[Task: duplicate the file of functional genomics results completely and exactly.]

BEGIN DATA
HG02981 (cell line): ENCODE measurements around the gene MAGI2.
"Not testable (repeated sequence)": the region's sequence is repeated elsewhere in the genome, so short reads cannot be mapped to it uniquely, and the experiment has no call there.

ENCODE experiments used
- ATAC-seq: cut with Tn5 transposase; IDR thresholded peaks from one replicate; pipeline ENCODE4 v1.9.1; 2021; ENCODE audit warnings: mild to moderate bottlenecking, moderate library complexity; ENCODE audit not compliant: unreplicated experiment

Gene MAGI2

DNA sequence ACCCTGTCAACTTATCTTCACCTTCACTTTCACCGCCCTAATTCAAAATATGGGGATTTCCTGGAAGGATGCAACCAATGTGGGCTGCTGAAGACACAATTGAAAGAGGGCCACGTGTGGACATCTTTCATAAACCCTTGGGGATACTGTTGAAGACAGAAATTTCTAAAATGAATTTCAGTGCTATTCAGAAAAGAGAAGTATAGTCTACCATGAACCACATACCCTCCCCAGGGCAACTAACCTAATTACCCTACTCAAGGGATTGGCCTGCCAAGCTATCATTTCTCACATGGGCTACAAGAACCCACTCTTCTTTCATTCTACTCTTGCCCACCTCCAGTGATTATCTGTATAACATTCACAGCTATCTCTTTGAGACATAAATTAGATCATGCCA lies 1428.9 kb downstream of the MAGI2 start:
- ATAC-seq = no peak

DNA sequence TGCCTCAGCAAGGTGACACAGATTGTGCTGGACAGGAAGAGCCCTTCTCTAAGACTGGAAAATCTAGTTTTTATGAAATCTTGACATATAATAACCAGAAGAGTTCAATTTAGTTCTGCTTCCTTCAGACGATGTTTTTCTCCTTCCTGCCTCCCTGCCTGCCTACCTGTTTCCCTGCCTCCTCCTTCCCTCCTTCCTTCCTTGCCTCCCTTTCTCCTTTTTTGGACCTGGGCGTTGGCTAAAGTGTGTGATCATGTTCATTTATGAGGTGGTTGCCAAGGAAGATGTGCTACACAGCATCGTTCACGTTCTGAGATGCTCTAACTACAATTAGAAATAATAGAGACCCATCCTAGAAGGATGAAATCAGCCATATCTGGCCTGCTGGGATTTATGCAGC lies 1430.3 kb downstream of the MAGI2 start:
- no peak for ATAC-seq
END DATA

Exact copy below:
HG02981 (cell line): ENCODE measurements around the gene MAGI2.
"Not testable (repeated sequence)": the region's sequence is repeated elsewhere in the genome, so short reads cannot be mapped to it uniquely, and the experiment has no call there.

ENCODE experiments used
- ATAC-seq: cut with Tn5 transposase; IDR thresholded peaks from one replicate; pipeline ENCODE4 v1.9.1; 2021; ENCODE audit warnings: mild to moderate bottlenecking, moderate library complexity; ENCODE audit not compliant: unreplicated experiment

Gene MAGI2

DNA sequence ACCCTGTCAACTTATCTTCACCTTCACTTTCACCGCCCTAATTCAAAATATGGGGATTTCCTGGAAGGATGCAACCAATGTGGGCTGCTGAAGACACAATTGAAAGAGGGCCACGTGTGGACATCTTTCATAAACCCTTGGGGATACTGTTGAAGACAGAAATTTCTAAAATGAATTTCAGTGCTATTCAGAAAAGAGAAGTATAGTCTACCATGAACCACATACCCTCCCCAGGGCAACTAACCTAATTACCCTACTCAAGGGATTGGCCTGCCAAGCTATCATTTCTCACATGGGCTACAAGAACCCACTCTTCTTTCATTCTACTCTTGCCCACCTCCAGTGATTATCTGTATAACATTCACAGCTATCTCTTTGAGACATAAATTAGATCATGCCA lies 1428.9 kb downstream of the MAGI2 start:
- ATAC-seq = no peak

DNA sequence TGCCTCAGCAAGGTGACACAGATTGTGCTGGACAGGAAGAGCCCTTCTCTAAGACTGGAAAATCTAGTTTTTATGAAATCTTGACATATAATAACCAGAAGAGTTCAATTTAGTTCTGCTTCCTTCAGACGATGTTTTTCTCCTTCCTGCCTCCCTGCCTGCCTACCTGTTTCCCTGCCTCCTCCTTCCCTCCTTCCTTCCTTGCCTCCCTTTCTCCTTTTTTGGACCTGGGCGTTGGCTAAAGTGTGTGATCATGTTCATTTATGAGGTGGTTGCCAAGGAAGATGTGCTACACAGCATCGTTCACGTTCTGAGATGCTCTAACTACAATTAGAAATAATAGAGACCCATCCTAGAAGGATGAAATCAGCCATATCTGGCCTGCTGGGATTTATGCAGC lies 1430.3 kb downstream of the MAGI2 start:
- no peak for ATAC-seq